It was a contrast to the weeks of testimony about Edwards' affair with his pregnant mistress and the money used to cover it up.
Prosecutors argue that almost $1 million from two wealthy campaign donors were used illegally to hide his affair with Rielle Hunter. The former presidential hopeful pleaded not guilty to six criminal counts related to campaign finance violations.
Defense attorneys are attacking the foundation of the prosecution's argument that the money should be considered an illegal campaign contribution intended to influence the outcome of an election.
But even the federal government was split on that, the defense argues: The Federal Election Commission previously decided that the money was not a campaign contribution. In court Monday, a prosecutor from the Department of Justice called that decision irrelevant to their criminal case and argued against the jury being able to hear about it.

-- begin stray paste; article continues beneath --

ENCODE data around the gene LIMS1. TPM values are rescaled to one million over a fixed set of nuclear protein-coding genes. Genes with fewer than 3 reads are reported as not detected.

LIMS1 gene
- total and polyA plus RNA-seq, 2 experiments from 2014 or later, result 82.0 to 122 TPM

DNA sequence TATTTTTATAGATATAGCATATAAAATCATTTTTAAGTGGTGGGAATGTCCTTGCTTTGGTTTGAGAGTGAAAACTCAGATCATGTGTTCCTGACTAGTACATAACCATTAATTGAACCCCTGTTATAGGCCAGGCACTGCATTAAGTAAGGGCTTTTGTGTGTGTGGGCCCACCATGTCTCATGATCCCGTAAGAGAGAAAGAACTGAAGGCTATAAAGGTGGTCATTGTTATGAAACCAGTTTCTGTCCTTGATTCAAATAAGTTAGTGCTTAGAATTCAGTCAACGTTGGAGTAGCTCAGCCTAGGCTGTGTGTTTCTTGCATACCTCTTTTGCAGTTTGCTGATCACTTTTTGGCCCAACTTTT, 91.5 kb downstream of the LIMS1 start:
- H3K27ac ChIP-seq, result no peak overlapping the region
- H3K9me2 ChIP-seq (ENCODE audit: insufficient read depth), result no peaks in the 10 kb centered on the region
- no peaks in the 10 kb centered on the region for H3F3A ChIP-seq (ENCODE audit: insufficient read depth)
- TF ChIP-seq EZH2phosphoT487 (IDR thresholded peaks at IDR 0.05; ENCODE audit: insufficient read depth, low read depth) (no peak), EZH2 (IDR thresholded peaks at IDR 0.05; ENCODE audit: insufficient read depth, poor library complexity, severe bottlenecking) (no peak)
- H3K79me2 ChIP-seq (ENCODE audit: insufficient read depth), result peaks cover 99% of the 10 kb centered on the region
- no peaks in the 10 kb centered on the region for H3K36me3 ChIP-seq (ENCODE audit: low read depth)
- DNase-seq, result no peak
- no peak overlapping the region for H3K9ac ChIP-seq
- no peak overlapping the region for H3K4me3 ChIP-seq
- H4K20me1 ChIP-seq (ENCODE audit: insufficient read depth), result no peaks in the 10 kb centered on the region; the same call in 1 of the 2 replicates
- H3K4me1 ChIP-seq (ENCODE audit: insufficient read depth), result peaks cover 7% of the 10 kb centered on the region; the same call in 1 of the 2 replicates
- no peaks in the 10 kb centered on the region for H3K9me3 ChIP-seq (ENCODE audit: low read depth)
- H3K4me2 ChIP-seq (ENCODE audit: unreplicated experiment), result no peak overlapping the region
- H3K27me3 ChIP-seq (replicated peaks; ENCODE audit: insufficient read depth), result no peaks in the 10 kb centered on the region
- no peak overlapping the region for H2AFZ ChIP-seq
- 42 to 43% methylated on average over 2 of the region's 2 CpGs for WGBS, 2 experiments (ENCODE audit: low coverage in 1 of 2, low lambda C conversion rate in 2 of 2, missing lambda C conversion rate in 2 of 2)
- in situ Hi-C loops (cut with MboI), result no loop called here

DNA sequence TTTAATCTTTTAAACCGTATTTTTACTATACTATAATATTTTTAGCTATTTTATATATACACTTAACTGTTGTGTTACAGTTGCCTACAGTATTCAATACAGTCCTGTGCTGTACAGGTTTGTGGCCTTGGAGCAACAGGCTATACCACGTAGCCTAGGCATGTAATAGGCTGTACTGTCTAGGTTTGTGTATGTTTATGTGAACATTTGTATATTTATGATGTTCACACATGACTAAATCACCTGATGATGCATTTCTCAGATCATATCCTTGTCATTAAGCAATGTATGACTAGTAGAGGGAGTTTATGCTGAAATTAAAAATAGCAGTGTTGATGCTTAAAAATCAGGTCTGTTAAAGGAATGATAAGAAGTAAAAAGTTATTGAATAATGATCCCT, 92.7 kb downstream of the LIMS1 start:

Lora Haggard, who was in charge of campaign finance compliance for Edwards, testified that FEC auditors said the hush money he received from the donors did not need to reported.
She also said Edwards was never involved in formulating, filling out or filing campaign finance reports that were sent to the FEC. In the sixth count of his indictment, Edwards is accused of causing his campaign to file a false report through deceit.
"We never gave him a report to review," Haggard said. "He had no input."
The defense had intended to call former FEC chairman Scott Thomas as their first witness, but prosecutors objected to his potential expert testimony on the FEC's decision about the money. A hearing is scheduled for later in the day over whether to limit Thomas' testimony.
The Associated Press contributed to this report.